The Maritime and Port Authority of Singapore (MPA) and the Port of Rotterdam Authority have signed a Memorandum of Understanding (MoU) to establish the world’s longest Green and Digital Corridor to enable low and zero carbon shipping.
The port authorities will work with the Global Centre for Maritime Decarbonisation and the Mærsk Mc-Kinney Møller Center for Zero-Carbon Shipping as action partners, as well as other industry partners across the supply chain, including bp, CMA CGM, Digital Container Shipping Association (DCSA), Maersk, MSC, Ocean Network Express, PSA International, and Shell amongst others.
The cross-industry partnerships will enable the Green and Digital Corridor project to raise investment confidence, attract green financing, and kickstart joint bunkering pilots and trials for digitalisation and the use of low- and zero carbon fuels along the route.
Singapore and Rotterdam are among the largest bunkering ports in the world, making them key links on the Asian-European shipping lanes.
While international shipping currently uses largely marine gas oil (MGO) and low-sulphur fuel oil, sustainable alternatives such as biofuels, including biogases, are increasingly being made available.
Other alternatives such as synthetic methane, hydrogen, and hydrogen-based fuels including ammonia and methanol are in various stages of R&D for future trials and deployment.
READ: NYK participates in $18 million marine biofuel data collection and analysis project
Each alternative fuel has its own challenges relating to costs, availability, safety, and restrictions in range due to lower energy density compared to fossil fuels.
To tackle these challenges, the two port authorities agreed to bring together a broad coalition of shippers, fuel suppliers and other companies to collectively work on potential solutions.
Beyond alternative fuels, the MoU also aims to optimise maritime efficiency, safety, and the transparent flow of goods by creating a digital trade lane where relevant data, electronic documentation and standards are shared. This will facilitate the seamless movement of vessels and cargo, and optimise just-in-time arrival of vessels from port to port.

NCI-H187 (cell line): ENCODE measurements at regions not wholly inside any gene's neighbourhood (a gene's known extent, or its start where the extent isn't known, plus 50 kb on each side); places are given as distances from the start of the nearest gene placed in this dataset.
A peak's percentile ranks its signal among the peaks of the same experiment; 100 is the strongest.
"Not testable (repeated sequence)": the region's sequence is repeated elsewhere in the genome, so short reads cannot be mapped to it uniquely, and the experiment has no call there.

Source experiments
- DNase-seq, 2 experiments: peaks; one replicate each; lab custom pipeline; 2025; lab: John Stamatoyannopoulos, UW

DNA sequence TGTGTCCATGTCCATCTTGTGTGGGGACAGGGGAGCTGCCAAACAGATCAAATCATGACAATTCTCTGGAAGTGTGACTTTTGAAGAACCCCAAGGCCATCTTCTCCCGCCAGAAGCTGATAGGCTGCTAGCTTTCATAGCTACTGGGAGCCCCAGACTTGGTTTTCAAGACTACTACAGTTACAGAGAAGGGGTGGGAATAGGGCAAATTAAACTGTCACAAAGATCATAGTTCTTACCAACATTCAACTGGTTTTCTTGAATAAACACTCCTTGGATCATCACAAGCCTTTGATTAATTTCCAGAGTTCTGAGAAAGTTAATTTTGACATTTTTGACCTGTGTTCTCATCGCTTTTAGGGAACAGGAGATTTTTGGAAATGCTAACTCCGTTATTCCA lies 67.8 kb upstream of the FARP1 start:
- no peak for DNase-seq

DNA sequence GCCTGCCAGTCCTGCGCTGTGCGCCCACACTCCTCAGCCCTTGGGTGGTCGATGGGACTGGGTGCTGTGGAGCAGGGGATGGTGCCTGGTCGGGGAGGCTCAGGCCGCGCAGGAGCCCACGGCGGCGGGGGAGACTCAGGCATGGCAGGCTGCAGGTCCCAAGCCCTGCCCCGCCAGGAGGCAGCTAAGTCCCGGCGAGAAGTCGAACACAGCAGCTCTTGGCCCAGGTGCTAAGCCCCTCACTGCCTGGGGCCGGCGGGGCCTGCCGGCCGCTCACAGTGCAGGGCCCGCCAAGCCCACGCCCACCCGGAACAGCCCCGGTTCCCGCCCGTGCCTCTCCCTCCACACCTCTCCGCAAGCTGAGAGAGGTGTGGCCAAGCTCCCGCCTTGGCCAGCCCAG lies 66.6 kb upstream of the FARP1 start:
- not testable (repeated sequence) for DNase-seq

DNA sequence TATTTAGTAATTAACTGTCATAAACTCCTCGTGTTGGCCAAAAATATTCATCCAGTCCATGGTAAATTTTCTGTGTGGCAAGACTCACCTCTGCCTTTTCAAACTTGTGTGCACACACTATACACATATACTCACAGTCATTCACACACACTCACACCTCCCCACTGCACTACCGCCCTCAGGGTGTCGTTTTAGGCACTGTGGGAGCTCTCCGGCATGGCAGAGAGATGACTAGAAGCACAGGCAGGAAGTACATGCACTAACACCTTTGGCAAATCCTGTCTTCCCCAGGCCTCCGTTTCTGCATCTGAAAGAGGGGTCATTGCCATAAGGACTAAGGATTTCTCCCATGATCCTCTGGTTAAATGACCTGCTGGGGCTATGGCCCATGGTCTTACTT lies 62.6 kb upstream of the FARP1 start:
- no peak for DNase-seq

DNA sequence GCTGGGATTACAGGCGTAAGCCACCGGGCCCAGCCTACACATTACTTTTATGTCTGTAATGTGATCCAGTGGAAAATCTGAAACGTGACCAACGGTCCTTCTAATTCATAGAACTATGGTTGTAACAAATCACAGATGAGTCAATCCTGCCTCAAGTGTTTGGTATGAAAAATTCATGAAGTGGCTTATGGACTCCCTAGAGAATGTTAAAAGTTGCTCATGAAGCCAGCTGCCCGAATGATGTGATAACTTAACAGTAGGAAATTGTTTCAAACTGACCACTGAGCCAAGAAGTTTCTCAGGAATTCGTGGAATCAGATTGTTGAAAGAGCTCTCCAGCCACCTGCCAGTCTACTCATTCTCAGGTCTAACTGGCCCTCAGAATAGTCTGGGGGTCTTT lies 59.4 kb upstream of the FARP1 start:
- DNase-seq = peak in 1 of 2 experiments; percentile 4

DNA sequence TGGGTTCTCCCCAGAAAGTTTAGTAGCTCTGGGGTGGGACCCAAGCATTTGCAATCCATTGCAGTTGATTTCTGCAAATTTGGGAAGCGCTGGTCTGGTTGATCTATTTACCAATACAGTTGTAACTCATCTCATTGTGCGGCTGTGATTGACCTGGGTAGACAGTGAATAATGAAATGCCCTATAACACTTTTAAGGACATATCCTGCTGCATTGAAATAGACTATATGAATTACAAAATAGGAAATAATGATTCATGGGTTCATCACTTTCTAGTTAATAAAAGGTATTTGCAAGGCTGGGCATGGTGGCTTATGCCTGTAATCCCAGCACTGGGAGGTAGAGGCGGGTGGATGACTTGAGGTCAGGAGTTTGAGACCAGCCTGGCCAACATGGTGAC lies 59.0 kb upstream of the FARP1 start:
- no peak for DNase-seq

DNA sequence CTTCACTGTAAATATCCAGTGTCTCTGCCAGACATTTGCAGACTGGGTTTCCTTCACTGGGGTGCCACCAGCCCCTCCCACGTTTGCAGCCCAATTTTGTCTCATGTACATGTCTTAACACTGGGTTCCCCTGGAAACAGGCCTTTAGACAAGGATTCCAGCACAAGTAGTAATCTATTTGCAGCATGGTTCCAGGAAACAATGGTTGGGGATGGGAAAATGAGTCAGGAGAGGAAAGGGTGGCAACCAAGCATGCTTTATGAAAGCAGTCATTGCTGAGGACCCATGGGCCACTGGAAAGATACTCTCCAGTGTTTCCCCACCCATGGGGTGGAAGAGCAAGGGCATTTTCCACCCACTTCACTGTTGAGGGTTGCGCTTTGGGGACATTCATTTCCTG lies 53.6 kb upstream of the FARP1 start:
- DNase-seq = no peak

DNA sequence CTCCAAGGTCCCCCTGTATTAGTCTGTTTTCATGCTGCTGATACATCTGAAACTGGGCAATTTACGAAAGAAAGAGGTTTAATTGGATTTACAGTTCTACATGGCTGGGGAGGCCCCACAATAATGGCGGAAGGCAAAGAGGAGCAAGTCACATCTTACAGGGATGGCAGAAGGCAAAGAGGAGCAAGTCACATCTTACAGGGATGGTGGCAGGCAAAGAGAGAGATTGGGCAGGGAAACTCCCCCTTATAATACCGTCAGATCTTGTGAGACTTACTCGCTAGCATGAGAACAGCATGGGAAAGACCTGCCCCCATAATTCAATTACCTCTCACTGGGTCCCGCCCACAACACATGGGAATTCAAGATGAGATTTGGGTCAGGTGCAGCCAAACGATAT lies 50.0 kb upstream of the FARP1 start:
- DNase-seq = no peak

Signed by Quah Ley Hoon, Chief Executive of MPA, and Allard Castelein, CEO of the Port of Rotterdam Authority at the Marina Bay Sands Convention Centre on the sidelines of the biennial World Cities Summit, the MoU will bring together stakeholders across the supply chain to realise the first sustainable vessels sailing on the route by 2027.
The signing was witnessed by S Iswaran, Minister for Transport and Minister-in-Charge of Trade Relations, Singapore, and Ahmed Aboutaleb, Mayor of Rotterdam.
S Iswaran, Minister for Transport and Minister-in-Charge of Trade Relations, Singapore, said: “Decarbonising shipping is an urgent climate action priority, which requires the collective efforts of the entire maritime sector. As a trusted global maritime hub, Singapore contributes actively to IMO’s efforts to make international shipping more sustainable, and global supply chains more resilient.”
Allard Castelein, CEO of the Port of Rotterdam Authority, said: “Shipping is among the most important industries to decarbonise, owing to its large international reach and volume, which continues to grow.
“By bringing together parties across the supply chain along one of the world’s biggest trade lanes, we can enable carriers to switch to zero-carbon fuels and speed up the transition to more sustainable shipping”.
Quah Ley Hoon, Chief Executive of MPA, said: “This MoU further strengthens the strong partnership between Singapore and Rotterdam. It reaffirms Singapore’s commitment towards facilitating a multi-fuel bunkering transition as part of the Maritime Singapore Decarbonisation Blueprint 2050, and accelerates our digitalisation efforts to optimise maritime efficiency and improve supply chain resilience.”
In July Shell took its final investment decision to build Europe’s largest green hydrogen plant on Maasvlakte 2 at the Port of Rotterdam.